This slow-moving love story provides a glimpse of the Industrial Age in western Pennsylvania.

WEALTH AND PRIVILEGE

A historical novel set in late-19th-century Pittsburgh.

Watts’ debut tells the story of Thomas Baldwin, who goes into the family iron business. He falls almost instantly in love with the unconventional and beautiful Regina Waring, a married businesswoman. He marries Meredith, however, whom he can barely tolerate after she, with some coaching from her mother, tricks Thomas into a compromising situation. Thomas’ inability to stop the sham marriage is more an indicator of his passivity than the social mores of the time. What follows is a life in which Thomas throws himself into his business while failing to so much as consummate his marriage. A partnership with the Warings allows him to spend more time with Regina, and the two become friends as well as business partners. Mr. Waring dies in an industrial accident, and Thomas comforts Regina. When the grief threatens to overtake her, he insists that she travel to Europe even as he regrets sending her away from him. The long, slow love story builds to an inevitable conclusion with a dramatic, somewhat abrupt ending. The novel is rich in historical detail and facts, along with many real-life historical figures. Occasionally, the need to reference such facts forces the characters into stilted conversations, such as when Regina explains the Comstock Laws to Thomas, though for the most part, the facts blend well with the storyline. Thomas is a difficult character to like; he’s spineless, and while his hatred for his wife is not without cause, he seems to overlook the fact that he did allow himself to be lured into the marriage. During one tirade, Thomas tells Meredith, “Ignorami such as yourself aren’t generally equipped with the mental capacity for much comprehension, are they? Every glimpse I get of your vapid countenance is a mnemonic that I’ve been saddled with an imbecile.” That said, he displays some character growth and ultimately redeems himself.

This slow-moving love story provides a glimpse of the Industrial Age in western Pennsylvania.

Pub Date: Dec. 14, 2013

ISBN: 978-1490934518

Page Count: 408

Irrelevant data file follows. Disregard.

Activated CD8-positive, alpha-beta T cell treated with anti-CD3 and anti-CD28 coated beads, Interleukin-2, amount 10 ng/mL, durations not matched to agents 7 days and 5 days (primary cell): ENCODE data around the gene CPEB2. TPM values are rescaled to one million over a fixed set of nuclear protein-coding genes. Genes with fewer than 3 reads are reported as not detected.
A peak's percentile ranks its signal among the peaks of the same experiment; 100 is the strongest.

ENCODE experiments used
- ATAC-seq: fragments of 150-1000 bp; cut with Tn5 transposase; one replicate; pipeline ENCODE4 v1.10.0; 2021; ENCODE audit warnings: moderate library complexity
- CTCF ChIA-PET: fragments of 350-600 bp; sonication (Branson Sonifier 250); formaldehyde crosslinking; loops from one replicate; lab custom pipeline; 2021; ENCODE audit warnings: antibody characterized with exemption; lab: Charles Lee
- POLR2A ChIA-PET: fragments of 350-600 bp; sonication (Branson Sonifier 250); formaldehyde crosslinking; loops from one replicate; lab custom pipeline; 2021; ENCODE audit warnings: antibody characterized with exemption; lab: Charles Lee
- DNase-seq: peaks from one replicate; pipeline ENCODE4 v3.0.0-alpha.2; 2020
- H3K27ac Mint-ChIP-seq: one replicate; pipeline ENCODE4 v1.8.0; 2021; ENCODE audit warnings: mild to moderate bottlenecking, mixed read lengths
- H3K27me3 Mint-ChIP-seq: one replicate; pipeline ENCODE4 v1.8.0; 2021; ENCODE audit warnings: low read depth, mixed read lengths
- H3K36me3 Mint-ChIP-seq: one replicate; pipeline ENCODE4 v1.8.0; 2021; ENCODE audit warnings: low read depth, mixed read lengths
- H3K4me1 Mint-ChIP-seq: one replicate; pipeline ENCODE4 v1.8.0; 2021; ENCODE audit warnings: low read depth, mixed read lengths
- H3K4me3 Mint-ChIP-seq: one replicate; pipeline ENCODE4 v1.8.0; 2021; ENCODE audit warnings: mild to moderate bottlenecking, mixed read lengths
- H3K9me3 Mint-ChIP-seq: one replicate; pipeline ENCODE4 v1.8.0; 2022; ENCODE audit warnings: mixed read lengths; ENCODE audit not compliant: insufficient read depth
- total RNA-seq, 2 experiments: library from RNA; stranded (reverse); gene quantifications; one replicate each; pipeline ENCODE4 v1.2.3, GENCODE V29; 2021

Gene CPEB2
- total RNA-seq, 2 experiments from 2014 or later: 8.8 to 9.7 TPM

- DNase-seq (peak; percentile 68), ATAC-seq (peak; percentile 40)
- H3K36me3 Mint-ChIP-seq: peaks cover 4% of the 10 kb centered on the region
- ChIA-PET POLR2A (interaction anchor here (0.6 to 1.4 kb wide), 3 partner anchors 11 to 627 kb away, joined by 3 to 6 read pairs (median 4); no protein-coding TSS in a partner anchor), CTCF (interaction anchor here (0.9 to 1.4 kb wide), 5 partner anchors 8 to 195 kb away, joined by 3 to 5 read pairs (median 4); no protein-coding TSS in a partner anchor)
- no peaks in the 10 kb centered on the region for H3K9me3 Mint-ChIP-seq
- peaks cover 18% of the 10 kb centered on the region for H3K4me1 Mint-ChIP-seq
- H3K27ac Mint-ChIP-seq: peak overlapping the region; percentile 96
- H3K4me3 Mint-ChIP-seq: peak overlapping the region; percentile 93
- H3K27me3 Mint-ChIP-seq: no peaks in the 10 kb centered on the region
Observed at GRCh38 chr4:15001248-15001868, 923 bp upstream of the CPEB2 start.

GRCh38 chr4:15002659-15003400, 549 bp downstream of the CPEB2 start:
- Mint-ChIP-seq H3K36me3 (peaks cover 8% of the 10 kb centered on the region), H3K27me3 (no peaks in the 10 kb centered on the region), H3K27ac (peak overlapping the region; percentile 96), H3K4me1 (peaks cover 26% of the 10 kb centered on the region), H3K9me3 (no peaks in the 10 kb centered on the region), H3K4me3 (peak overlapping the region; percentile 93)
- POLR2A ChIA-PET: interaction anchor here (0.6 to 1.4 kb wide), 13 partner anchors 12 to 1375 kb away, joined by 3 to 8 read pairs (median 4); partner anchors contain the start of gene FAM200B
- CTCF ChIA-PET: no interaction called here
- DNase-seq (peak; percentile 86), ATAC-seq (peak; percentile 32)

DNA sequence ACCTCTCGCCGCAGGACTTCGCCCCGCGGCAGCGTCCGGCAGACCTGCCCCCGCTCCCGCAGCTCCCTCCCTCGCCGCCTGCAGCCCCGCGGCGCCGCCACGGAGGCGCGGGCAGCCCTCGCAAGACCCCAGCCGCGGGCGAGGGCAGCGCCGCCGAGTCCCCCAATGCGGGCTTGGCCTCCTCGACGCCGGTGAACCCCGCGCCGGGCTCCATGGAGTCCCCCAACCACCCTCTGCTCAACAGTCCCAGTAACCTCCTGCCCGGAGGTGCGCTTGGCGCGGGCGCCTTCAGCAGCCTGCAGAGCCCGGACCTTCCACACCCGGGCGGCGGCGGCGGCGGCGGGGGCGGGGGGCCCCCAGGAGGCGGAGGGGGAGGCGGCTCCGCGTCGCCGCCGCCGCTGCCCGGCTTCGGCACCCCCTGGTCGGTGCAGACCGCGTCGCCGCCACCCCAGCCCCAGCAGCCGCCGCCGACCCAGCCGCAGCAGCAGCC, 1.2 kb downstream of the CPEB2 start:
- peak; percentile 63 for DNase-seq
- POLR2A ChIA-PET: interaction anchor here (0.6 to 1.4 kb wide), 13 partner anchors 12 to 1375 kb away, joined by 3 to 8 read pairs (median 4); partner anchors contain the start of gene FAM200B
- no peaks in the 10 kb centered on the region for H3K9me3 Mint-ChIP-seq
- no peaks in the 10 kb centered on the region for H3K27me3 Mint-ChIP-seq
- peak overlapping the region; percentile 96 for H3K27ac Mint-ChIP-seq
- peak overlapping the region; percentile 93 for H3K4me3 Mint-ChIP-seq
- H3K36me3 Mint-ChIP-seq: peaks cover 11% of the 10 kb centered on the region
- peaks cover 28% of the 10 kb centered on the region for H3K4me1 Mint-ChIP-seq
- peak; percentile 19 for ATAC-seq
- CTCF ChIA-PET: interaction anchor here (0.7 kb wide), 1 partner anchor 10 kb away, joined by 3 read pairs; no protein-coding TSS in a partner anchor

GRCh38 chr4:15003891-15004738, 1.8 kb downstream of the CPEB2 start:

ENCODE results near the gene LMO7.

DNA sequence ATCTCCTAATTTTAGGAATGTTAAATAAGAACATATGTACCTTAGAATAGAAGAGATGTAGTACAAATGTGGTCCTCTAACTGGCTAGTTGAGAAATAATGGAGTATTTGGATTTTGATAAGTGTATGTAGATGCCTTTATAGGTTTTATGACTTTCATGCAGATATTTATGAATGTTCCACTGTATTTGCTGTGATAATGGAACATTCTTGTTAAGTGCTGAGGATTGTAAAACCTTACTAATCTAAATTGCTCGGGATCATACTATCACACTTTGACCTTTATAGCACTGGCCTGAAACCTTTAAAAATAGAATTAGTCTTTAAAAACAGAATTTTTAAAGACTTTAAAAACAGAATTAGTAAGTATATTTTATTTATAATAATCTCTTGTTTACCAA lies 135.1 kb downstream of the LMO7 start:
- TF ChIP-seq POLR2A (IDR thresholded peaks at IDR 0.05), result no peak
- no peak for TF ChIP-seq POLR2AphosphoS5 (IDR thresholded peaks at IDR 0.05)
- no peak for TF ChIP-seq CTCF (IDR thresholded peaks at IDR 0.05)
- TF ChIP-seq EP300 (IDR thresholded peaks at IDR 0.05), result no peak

Publisher: CreateSpace

Review Posted Online: May 20, 2014

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The writing is merely serviceable, and one can’t help but wish the author had found a way to present her material as...

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THE TATTOOIST OF AUSCHWITZ

An unlikely love story set amid the horrors of a Nazi death camp.

Based on real people and events, this debut novel follows Lale Sokolov, a young Slovakian Jew sent to Auschwitz in 1942. There, he assumes the heinous task of tattooing incoming Jewish prisoners with the dehumanizing numbers their SS captors use to identify them. When the Tätowierer, as he is called, meets fellow prisoner Gita Furman, 17, he is immediately smitten. Eventually, the attraction becomes mutual. Lale proves himself an operator, at once cagey and courageous: As the Tätowierer, he is granted special privileges and manages to smuggle food to starving prisoners. Through female prisoners who catalog the belongings confiscated from fellow inmates, Lale gains access to jewels, which he trades to a pair of local villagers for chocolate, medicine, and other items. Meanwhile, despite overwhelming odds, Lale and Gita are able to meet privately from time to time and become lovers. In 1944, just ahead of the arrival of Russian troops, Lale and Gita separately leave the concentration camp and experience harrowingly close calls. Suffice it to say they both survive. To her credit, the author doesn’t flinch from describing the depravity of the SS in Auschwitz and the unimaginable suffering of their victims—no gauzy evasions here, as in Boy in the Striped Pajamas. She also manages to raise, if not really explore, some trickier issues—the guilt of those Jews, like the tattooist, who survived by doing the Nazis’ bidding, in a sense betraying their fellow Jews; and the complicity of those non-Jews, like the Slovaks in Lale’s hometown, who failed to come to the aid of their beleaguered countrymen.